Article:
“Bad runs” of this sort often prompt a Critical Incident Stress Debriefing or CISD, an informal talk therapy session for every EMS staffer at the scene. The fire division’s chaplain, Rev.. Chuck Swanson, leads the sessions. Select cases are also chosen for run reviews, where crews and supervisors analyze what went right and wrong.
Ready for Anything
At 8:50 that August night, the crew’s brief R & R respite is interrupted by another call. A young woman has dislocated a shoulder fending off an assailant near 24th and Camden Avenue. She screams in agony, “Oh my God. It hurts. Oh my God.” The police are there sorting out the incident. “They’re are always a welcome sight to us,” Keyser said. The patient, tears streaking her face, screams all the way to Immanuel. This is the first in a series of four straight runs Keyser and Bossman make that evening. Next, it is a young asthmatic, Reggie, with difficulty breathing. He’s tried his inhaler, but it’s brought no relief.
The medics arrive at his house and find a scared little boy struggling for breath. They administer Albuterol with oxygen. He breathes easier but a trip to the ER is advisable. Aboard the squad an IV is started. The medics calm the boy down, assuring him how brave he is. Calming kids is “half the battle,” say the medics. When Keyser asks “Have you ever ridden in an ambulance before?” Reggie replies, “Yeah,” and reminds them they treated him once before — for bruised ribs. On the way to Immanuel a much-improved Reggie points out the rear squad window, shouting, “There’s my mom,” waving to her following closely behind in the family van. Upon arrival at the ER a relieved Reggie announces, “I can actually talk now.”
The last two runs are routine. A woman complains of a host of problems, including difficulty breathing. She is quickly stabilized with oxygen, yet continues acting distressed. Her husband explains, “She gets like this when she’s upset.” It seems the couple had been arguing. The patient declines a trip to the ER. Later, Keyser attributes her symptoms to anxiety, which he said can mimic many medical conditions. Then it’s off to an assault call only two blocks from the Medic 21 home base. Police surround the victim lying in the middle of Ames Avenue. The intoxicated man has been beaten about the face by two or three assailants and has suffered cuts and bruises. Keyser and Bossman dress his wounds and take him to University Hospital. He smells of alcohol, sweat and blood.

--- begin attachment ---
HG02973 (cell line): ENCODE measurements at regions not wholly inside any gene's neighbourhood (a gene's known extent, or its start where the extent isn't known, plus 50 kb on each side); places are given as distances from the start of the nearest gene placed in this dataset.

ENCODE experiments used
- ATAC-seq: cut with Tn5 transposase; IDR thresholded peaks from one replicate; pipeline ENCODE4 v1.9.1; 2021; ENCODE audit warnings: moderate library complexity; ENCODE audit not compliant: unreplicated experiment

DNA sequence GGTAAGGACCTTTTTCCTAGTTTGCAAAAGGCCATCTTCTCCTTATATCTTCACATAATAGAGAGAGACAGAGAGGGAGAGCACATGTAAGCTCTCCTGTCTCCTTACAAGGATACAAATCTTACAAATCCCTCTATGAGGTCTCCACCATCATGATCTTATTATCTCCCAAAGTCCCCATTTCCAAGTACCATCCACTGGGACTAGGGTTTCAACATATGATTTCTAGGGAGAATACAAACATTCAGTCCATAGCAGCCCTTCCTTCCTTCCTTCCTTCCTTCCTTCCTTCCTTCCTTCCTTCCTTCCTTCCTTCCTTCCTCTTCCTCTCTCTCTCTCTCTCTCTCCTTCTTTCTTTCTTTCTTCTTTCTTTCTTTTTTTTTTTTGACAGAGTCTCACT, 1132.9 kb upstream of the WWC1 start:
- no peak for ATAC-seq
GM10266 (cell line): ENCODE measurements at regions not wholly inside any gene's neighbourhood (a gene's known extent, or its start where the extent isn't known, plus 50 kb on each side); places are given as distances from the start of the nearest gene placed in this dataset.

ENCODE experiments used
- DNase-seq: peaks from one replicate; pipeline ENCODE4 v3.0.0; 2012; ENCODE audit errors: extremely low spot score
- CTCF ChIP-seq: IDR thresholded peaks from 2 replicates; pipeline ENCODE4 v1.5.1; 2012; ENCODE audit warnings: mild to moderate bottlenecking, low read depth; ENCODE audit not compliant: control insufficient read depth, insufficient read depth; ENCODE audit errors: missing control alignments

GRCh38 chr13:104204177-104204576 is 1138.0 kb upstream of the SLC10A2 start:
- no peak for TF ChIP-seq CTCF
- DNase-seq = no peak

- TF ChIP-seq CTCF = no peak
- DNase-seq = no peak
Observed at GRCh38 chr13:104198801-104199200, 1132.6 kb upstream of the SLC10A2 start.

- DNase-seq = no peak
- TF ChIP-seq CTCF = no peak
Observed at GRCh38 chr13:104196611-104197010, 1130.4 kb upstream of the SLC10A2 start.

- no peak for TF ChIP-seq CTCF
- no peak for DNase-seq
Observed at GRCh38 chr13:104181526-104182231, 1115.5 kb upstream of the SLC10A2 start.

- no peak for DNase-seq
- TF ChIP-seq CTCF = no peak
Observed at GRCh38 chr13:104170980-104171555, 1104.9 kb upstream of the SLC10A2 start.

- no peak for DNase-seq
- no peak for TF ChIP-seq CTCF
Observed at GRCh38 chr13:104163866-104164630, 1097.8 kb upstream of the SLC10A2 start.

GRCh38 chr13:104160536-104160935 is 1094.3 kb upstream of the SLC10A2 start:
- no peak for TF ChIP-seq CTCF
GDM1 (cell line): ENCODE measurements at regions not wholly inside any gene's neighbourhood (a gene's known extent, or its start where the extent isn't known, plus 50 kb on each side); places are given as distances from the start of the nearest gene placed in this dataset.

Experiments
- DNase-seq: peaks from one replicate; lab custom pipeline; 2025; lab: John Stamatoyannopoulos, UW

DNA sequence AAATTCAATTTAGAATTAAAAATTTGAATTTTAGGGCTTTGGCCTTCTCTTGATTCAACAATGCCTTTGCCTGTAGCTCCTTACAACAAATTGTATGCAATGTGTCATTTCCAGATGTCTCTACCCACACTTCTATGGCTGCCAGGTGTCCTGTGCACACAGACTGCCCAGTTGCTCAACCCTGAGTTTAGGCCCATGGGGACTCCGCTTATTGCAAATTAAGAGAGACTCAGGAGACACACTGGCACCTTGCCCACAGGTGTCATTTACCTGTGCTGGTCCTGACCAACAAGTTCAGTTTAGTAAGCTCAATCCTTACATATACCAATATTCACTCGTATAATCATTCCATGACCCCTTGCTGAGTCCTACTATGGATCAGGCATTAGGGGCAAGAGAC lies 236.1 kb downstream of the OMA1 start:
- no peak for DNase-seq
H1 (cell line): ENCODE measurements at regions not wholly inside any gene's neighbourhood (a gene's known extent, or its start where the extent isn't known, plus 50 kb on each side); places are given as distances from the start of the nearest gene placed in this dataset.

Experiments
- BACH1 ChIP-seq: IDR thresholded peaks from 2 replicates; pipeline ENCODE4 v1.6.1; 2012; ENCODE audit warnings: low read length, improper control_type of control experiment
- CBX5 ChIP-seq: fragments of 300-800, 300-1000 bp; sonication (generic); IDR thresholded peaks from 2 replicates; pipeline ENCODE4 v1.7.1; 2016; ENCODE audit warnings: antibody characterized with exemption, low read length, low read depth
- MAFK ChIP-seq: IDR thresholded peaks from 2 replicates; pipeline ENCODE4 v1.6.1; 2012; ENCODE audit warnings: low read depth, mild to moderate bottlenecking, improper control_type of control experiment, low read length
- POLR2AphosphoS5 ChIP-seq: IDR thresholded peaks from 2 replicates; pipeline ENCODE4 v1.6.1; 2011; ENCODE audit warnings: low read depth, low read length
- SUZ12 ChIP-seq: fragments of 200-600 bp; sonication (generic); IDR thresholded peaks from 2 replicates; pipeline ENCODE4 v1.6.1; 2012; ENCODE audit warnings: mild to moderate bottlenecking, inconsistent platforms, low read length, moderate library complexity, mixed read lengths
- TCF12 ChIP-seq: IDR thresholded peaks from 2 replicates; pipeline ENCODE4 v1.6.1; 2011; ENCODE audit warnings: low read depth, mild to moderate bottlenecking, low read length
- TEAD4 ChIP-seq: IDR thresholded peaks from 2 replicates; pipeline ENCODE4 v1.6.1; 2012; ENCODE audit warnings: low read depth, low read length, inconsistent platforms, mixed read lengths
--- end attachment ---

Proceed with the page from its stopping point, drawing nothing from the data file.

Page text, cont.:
By the end of the run it is around midnight and the medics are ready for a break. “When you’re super busy or you’re up many times over the course of the night you’re sleep deprived,” Bossman said, “and that just makes your reaction time slower. You have to think longer and harder about decisions that during the day might come real quick. That’s when it’s helpful to have a good partner. You work together and figure things out.” When a call awakens crews from a sound night’s sleep it is not uncommon, Keyser said, for hazy mates to slam into doors or each other amid the darkness and the mad dash that ensues to reach a rig or squad.
The wee hours find medics intersecting a surreal scene of crowds hanging out in parking lots or cruising the jammed streets. “It’s a different world down here at night,” Keyser said. “Once, we saw a family pushing a baby in a stroller at 2:30 in the morning.” Added Bossman, “It’s odd. There’s bumper-to-bumper traffic. We somewhat gauge how busy our night is going to be by how many people are out.” At time like these the intrepid medics are urban explorers in search of their next adventure. “It’s always something different,” she said. “Part of being a professional is being ready for anything.”
- Paramedic Saves Baby’s Life by Improvising Incubator with a Plastic Bag (neatorama.com)
- Many EMTs’ papers faked (boston.com)
- Paramedics frustrated by restrictions (cbc.ca)
- What sort of first aid do paramedics have (wiki.answers.com)